Seat Belt Failure and Florida Product Liability
There is no question that seat-belts save lives, but if a seat-belt isn’t working correctly, it can be deadly.
Lytal, Reiter, Smith, Ivey & Fronrath Florida defective products lawyers have handled many cases involving different defective seat belts. In fact, our firm was the first in the country to convince a court to allow punitive damages against Ford for the design of the RCF-67 (Type 1) seat belt.
The firm helps clients throughout Florida and the United States who have been injured by a defective seat belt. Our firm has thoroughly investigated seat belt restraint systems and we've learned that seat belts are not always as safe as they should be.
Our Florida Product Liability Lawyer is here to assist you
Our litigation against leading automotive manufacturers has led to the recall of unsafe auto products, including seat belts. Shortly after our firm obtained a substantial settlement on behalf of a client, a major manufacturer recalled more than 300,000 vehicle’s to replace the seat belt system.
Our Florida product liability attorneys have handled cases involving the following seat belt defects:
- Slack-Inducing Devices. The buckle stalk on the driver’s side of the 1997 Chevy Blazer and other vehicles incorporated a 10-inch energy-absorbing loop that was designed to deploy during crashes. Unfortunately, during rollovers, the extra 10-inches of slack would allow the occupant to be either totally or partially ejected from the vehicle.
- Inertial Unlatching. This occurs when the seatbelt buckle releases during a collision, leaving the occupant unrestrained.
- False Latching. When the seat belt looks, feels, and sounds like it is locked, but is not actually fully engaged, is “false latching.” This commonly occurs with the RCF-67 (Type 1) buckle when an item, such as a coin, becomes lodged in the seat belt buckle.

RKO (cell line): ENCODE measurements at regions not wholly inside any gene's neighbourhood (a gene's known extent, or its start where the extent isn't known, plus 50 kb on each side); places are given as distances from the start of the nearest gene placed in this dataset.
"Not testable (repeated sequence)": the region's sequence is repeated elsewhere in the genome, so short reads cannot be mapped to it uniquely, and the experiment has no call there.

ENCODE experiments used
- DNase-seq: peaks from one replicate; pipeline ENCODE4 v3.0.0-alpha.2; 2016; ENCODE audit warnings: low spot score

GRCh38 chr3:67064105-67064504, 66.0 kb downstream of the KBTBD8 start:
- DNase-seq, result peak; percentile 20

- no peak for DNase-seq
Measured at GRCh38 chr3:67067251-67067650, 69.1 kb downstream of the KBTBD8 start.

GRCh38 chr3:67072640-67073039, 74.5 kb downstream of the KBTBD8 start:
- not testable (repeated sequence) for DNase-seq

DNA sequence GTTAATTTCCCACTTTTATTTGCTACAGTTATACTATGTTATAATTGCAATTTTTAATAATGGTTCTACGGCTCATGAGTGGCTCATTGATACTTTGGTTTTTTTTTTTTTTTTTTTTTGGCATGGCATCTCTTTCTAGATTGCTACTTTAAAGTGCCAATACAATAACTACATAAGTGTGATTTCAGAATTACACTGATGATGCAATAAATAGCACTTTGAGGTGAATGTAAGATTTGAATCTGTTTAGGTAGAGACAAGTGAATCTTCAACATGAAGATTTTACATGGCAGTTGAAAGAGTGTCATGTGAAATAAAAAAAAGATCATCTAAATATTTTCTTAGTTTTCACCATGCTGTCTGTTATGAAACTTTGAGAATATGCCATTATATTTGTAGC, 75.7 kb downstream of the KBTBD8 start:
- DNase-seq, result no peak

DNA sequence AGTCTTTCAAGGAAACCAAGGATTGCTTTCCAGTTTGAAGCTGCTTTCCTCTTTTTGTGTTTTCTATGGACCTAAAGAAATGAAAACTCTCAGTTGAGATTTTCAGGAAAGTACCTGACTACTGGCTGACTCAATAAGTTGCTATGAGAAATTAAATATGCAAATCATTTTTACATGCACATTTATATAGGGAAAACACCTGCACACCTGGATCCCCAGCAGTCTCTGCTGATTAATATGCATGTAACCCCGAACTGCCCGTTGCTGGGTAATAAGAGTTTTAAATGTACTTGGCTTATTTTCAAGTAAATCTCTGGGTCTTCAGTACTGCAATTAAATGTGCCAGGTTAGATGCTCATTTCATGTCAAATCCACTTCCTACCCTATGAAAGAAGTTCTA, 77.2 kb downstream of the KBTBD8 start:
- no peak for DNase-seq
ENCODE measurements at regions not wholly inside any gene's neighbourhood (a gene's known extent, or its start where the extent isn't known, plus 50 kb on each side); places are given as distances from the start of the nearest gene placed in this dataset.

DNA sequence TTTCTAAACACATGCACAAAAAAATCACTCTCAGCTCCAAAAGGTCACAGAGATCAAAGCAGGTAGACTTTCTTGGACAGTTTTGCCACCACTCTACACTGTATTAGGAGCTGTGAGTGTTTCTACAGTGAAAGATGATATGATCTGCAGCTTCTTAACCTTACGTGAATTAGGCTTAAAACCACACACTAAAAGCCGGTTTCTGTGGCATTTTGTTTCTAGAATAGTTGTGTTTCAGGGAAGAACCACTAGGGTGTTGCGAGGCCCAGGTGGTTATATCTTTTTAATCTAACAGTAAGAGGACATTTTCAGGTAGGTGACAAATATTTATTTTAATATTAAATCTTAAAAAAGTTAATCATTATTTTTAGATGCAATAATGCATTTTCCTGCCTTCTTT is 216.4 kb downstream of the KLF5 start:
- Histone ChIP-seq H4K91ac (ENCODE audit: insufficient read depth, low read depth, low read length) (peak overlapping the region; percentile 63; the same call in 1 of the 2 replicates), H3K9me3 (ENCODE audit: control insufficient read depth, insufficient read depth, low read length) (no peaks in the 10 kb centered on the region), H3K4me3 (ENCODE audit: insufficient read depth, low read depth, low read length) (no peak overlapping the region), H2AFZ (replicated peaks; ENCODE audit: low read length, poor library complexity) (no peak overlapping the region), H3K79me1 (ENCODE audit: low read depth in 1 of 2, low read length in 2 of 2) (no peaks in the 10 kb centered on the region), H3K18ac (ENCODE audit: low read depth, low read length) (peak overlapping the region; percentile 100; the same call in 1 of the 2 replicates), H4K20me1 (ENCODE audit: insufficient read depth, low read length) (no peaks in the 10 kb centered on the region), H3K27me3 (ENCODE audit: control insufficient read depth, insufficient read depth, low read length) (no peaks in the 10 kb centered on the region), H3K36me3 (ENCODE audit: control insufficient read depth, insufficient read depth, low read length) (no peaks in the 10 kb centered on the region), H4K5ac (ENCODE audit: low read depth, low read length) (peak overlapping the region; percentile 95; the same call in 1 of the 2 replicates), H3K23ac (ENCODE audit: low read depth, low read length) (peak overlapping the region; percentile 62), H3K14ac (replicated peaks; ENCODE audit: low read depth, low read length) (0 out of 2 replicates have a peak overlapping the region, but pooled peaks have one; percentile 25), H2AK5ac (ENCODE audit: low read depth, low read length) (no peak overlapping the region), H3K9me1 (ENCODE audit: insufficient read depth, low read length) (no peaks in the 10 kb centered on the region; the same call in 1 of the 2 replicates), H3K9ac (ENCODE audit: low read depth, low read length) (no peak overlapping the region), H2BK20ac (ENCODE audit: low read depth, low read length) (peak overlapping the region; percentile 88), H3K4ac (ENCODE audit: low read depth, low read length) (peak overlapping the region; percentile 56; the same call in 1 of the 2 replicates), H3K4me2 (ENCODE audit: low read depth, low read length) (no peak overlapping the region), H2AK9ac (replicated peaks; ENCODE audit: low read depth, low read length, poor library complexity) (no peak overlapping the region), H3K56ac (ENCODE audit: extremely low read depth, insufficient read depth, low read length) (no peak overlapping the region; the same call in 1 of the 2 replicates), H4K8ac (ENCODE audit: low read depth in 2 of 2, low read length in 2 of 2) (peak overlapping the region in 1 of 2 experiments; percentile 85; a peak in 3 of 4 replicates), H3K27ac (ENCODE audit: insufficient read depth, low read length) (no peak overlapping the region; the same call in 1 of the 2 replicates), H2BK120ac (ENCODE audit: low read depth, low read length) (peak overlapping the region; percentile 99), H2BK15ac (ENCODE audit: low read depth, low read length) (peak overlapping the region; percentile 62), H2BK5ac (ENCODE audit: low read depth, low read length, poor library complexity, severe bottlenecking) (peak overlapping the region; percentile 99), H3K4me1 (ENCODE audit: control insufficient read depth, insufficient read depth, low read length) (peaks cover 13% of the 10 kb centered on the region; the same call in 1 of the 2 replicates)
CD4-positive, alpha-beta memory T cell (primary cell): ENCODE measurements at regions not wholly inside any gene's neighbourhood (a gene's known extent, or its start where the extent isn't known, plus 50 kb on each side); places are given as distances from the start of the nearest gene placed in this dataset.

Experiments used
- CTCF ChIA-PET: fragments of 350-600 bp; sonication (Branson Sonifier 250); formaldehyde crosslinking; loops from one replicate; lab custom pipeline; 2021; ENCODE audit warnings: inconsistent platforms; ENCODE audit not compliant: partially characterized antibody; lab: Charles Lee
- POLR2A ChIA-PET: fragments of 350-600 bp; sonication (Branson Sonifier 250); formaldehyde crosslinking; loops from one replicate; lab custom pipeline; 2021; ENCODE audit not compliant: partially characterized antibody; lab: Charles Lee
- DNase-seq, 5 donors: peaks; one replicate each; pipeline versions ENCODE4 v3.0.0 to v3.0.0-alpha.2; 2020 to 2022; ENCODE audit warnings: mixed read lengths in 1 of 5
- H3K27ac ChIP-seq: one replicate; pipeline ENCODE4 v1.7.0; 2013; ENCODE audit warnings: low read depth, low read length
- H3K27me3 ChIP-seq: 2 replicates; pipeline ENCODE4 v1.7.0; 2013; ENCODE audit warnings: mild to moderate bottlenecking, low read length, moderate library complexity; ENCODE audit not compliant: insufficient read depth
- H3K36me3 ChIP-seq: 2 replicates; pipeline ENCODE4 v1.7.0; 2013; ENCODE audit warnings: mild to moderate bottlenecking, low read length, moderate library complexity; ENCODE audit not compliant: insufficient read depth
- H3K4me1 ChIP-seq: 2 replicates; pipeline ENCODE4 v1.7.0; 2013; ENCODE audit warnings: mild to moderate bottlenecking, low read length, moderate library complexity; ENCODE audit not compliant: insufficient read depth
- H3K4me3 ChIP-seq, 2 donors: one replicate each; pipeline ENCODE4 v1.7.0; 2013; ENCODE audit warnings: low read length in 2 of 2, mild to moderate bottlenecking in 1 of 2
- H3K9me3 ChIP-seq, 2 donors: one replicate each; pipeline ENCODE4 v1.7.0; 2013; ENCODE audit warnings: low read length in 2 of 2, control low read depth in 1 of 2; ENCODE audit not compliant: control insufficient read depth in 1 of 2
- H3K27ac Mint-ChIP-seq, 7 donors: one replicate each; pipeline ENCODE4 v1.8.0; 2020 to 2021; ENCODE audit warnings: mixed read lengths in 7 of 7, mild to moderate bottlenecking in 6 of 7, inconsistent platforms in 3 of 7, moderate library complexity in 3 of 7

- Webbing Failure. Seat belt webbing should be strong enough to withstand severe force without ripping or tearing. Webbing failure can occur due to a defect in the webbing, or as a result of some other vehicle defect, such as a sharp edge of a seat frame.
- Inadvertent Unlatching. Due to a poorly designed, protruding button that requires minimal release force, some buckle designs are prone to unlatching during an accident due to the release button being pushed by either an object or a body part of a vehicle occupant. One such buckle is known as the Generation 3 (Gen3). More than 14 million Daimler Chrysler vehicles including all mini vans produced since 1994 are known to be equipped with this buckle.
- Takata Seatbelt Recall. On May 23, 1995, more than 8-million vehicle's seatbelt buckles were replaced or repaired under a voluntary safety recall campaign as a result of the buckle’s cracking or breaking off which resulted in a false latch, inadvertent unlatch, partial unlatch, or a total inoperability of the buckle.
- Lap Belt Only. During even modest accidents, occupants restrained only by a lap belt may jackknife over the belt and receive serious injuries.
- Shoulder Belt Only. Occupants restrained by this type of safety device can submarine under the shoulder belt causing neck injuries and even decapitation during a more severe accident.
LRSI&F encourages everyone to buckle up.
If you have any questions about defective seat belts or any personal injury matter, please contact us immediately to speak with a Florida product liability lawyer.